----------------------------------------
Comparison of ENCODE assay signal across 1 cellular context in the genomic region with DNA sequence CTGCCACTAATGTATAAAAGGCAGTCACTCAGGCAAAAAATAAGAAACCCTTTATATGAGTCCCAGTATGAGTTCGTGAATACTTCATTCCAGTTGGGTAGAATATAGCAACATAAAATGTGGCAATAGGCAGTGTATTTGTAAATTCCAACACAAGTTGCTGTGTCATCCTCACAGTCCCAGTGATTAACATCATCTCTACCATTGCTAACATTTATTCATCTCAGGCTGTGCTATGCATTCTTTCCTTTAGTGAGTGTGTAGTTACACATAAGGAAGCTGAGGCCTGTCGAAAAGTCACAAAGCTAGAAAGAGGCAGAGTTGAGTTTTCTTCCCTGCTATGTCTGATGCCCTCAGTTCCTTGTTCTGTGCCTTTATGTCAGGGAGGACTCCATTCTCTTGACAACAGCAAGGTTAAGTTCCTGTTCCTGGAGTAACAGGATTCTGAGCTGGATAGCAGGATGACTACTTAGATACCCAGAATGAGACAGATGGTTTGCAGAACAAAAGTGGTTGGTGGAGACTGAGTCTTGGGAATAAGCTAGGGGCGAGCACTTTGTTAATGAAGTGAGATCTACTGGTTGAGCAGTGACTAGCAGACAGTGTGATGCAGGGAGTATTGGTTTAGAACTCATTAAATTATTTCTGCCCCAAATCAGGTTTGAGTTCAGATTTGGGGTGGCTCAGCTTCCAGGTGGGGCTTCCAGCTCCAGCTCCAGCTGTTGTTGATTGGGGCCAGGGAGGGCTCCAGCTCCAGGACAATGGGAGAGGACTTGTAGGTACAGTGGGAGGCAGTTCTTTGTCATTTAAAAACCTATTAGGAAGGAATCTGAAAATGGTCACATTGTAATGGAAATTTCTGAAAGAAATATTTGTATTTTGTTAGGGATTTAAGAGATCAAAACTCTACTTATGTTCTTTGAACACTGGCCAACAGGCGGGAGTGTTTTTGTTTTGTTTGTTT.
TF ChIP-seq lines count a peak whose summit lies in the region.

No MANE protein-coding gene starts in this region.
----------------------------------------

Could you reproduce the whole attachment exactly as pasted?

Comparison of ENCODE assay signal across 1 cellular context in the genomic region with DNA sequence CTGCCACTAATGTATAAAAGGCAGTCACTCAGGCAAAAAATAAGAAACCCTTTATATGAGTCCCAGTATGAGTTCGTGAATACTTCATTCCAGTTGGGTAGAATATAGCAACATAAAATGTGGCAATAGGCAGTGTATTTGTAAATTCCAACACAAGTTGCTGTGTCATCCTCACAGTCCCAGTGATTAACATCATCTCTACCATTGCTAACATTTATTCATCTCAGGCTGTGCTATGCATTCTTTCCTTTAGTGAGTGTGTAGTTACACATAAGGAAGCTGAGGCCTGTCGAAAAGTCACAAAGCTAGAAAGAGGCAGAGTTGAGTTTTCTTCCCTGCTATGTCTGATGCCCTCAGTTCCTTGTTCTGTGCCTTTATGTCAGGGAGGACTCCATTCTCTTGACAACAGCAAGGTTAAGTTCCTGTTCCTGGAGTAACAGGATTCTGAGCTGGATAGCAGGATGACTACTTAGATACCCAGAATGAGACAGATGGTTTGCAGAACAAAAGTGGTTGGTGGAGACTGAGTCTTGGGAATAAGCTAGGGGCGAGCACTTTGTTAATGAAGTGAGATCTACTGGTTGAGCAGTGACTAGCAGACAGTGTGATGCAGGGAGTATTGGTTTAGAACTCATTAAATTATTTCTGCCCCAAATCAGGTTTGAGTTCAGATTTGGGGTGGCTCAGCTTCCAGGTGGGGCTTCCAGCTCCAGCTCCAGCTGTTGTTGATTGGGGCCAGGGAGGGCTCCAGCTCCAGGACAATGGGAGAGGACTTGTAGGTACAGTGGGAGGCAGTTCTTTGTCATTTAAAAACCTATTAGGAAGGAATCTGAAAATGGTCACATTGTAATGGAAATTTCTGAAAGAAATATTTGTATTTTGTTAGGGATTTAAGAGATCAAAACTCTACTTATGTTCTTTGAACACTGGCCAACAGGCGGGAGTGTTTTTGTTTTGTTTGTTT.
TF ChIP-seq lines count a peak whose summit lies in the region.

No MANE protein-coding gene starts in this region.